A major portion of the funds for the social safety net is going into the hands of wealthy people for errors in identifying the beneficiaries. As a result, poor people and targeted groups are being deprived.
A research by South Asian Network on Economic Modeling (SANEM), detected this as the biggest barrier to the implementation of social safety net programmes. Almost all government reports on the review of safety net programmes had also pointed out the problem.
The question is why this happens.
Local administrative officials and government representatives are given the job of making the lists of beneficiaries. But no mechanism is there to ensure their accountability. There is no way too to find mistakes and make corrections.
Moreover, punishment is not given for committing a mistake or including one's name on the list through illegal means. On rare occasions, people are brought to justice for large-scale irregularities.
The faulty system is the reason why a large section of the poor remains out of the purview of the social safety net or relief distribution programmes.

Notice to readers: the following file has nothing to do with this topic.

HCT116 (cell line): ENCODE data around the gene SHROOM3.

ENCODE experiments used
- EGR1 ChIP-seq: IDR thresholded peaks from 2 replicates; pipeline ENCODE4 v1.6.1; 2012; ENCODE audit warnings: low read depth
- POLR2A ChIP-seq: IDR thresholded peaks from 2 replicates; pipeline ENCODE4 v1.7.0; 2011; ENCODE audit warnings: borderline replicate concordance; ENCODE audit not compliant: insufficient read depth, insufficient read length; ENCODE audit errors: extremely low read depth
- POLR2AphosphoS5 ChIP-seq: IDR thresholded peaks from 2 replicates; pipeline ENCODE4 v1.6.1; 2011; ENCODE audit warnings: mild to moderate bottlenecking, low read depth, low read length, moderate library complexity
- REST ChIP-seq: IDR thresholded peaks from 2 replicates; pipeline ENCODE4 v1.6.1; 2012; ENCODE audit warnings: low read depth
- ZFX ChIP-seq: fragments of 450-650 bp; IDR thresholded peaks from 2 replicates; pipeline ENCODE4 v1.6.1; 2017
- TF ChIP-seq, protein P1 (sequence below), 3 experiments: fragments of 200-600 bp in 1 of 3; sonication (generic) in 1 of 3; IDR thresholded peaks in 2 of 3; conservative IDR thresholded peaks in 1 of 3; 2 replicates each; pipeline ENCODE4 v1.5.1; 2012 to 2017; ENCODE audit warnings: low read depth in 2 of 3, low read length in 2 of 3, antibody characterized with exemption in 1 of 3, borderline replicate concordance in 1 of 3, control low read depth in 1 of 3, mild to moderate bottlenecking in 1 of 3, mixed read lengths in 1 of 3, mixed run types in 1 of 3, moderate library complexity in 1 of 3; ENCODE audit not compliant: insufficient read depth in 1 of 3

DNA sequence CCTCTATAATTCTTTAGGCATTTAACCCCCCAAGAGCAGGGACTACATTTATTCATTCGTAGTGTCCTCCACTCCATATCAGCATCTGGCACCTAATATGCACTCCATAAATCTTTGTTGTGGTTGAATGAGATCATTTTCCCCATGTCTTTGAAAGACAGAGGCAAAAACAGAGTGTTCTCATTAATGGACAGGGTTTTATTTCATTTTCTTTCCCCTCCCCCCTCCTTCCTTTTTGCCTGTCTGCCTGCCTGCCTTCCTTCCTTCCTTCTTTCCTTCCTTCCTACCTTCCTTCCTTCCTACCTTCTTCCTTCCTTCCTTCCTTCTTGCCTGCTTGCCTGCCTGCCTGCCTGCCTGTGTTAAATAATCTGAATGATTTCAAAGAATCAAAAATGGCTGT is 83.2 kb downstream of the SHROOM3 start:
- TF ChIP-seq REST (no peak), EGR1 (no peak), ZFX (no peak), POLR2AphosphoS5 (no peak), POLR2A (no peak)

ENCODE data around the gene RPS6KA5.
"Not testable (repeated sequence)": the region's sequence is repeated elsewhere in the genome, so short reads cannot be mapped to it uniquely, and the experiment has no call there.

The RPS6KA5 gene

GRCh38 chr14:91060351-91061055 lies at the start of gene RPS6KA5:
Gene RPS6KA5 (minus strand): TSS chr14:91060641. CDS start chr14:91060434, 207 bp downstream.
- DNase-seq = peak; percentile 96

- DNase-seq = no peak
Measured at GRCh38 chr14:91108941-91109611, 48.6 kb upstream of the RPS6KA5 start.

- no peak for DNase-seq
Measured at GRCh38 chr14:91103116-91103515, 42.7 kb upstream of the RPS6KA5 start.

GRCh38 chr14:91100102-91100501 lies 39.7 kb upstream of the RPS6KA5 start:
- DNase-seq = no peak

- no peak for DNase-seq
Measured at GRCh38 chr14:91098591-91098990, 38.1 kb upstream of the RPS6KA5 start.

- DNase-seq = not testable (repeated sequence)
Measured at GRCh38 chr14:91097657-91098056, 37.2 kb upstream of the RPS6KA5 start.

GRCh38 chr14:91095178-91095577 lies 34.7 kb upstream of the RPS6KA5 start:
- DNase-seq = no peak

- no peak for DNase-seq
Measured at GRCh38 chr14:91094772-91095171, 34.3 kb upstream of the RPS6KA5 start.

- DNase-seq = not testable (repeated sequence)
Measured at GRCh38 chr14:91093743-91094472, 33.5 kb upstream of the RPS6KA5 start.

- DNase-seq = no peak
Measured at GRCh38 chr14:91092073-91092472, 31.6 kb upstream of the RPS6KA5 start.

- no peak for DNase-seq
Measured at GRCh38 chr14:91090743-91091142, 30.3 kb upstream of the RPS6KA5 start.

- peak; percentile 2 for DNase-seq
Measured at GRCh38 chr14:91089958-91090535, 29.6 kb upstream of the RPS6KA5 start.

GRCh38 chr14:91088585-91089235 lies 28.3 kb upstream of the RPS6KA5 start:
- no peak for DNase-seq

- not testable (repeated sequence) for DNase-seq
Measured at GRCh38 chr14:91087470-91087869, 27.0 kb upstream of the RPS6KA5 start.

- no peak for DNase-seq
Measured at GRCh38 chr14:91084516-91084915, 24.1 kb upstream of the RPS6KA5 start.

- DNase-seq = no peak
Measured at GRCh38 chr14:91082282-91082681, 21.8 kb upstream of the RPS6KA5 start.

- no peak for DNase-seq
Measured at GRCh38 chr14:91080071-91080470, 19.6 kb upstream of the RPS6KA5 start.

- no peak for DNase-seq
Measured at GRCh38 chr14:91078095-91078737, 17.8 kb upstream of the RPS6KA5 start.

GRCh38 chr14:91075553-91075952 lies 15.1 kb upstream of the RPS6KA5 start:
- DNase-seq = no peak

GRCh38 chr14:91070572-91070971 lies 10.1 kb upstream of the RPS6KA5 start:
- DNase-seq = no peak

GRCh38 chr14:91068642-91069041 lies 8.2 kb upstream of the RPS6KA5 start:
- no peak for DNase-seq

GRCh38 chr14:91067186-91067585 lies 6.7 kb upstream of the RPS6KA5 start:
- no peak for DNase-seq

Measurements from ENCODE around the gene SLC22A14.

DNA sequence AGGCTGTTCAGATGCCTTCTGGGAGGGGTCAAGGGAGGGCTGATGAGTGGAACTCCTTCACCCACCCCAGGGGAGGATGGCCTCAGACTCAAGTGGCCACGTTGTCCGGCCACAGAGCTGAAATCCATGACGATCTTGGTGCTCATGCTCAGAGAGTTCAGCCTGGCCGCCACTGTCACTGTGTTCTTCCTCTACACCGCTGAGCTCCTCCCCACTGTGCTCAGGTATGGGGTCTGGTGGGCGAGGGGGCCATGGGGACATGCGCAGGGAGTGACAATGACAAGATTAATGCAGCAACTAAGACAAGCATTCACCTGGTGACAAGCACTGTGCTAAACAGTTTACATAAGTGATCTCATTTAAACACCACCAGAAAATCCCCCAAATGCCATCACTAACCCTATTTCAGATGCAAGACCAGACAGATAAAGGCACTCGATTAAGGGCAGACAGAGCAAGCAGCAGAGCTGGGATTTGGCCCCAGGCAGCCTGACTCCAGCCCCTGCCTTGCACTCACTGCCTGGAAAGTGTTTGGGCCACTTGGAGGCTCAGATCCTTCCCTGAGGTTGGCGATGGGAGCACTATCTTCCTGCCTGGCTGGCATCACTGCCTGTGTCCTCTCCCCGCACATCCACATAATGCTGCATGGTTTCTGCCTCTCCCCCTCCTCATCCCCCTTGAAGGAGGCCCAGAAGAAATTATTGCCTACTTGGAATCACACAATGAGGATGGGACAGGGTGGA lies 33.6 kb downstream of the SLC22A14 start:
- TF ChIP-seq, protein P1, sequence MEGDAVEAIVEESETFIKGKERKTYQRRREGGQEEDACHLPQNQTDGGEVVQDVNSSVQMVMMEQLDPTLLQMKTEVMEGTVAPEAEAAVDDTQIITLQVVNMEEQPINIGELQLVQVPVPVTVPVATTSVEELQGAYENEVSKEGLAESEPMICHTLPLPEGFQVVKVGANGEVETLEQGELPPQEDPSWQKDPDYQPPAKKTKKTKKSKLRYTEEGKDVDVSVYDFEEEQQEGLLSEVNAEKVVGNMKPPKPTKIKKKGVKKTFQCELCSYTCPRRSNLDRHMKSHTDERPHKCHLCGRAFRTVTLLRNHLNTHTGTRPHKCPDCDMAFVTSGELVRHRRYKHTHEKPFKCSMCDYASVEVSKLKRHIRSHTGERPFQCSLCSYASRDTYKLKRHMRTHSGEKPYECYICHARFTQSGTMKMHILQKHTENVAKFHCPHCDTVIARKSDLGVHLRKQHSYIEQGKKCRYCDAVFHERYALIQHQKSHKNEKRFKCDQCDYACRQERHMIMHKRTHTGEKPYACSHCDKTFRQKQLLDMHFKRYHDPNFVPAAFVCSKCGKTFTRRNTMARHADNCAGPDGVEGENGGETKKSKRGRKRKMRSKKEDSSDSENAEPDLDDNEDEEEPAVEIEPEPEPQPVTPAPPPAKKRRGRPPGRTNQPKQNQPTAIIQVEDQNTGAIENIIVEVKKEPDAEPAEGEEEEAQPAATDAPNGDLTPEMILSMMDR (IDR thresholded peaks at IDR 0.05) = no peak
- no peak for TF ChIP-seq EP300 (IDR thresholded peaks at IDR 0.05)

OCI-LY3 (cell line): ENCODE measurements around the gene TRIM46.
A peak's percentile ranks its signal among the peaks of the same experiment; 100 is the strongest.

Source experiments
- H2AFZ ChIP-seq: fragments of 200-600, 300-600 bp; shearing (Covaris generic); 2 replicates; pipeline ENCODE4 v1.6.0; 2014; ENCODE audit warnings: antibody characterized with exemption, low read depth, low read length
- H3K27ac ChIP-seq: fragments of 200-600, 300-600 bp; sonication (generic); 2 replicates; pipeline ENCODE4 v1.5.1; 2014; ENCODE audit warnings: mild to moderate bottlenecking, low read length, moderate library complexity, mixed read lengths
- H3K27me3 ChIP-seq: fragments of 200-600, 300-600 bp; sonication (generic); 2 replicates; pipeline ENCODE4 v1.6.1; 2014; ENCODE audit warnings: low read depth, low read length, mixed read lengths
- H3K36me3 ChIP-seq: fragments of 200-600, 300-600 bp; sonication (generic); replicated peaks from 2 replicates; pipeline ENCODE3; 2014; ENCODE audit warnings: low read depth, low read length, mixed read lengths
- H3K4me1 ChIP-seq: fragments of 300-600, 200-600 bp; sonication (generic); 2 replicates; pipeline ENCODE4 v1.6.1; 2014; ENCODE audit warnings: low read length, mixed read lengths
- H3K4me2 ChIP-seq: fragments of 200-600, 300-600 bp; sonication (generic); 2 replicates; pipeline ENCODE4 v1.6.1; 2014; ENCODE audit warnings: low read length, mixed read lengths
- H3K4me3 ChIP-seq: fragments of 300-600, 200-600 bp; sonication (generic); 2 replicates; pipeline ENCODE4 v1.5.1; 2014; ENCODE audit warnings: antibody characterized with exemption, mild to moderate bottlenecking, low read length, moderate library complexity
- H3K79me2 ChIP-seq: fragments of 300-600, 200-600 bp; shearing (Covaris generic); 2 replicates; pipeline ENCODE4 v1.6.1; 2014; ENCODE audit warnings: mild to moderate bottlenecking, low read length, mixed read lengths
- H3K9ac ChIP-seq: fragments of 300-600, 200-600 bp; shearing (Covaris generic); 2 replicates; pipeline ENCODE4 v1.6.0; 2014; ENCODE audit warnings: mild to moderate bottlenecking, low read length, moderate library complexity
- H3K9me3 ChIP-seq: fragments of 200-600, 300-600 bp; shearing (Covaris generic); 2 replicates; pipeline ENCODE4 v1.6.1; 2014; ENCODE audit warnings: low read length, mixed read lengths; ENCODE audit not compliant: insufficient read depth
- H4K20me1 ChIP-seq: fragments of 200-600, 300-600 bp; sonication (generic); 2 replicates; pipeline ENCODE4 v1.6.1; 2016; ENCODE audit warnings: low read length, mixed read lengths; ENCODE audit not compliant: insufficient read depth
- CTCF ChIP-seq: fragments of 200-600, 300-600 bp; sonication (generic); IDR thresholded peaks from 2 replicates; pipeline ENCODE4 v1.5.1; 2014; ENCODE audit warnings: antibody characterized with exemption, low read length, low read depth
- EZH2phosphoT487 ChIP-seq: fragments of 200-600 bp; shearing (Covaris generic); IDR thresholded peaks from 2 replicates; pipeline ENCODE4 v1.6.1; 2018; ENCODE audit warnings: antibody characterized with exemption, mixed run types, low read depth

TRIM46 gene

In relief distribution, local government representatives, non-government organisations and civil society should be engaged alongside the administration.
Bangladesh Bureau of Statistics took up a project a decade ago to make a correct list of the poor but could not do it. Because of the failure, whenever the government tries to reach underprivileged people in a disaster or crisis, it hits a snag.
Every time a crisis appears, the government scrambles to make a list from the scratch. It is not fathomable as to why BBS, ministries and departments have been unable to coordinate with each other and make a list.
The pandemic has pushed many people into poverty but there is no list of them. It is challenging to support them through the existing mechanism.
What I recommend is coordination between ministries and divisions that have social safety net programmes. All safety net programmes must be brought under one platform.
For that, accurate data, accountability and transparency are required. The use of information technology is needed as well.
Above all, actions should be taken against those involved in corruption. Otherwise, targeted groups will not be benefited.
Dr Selim Rayhan spoke to Jahidul Islam over the phone.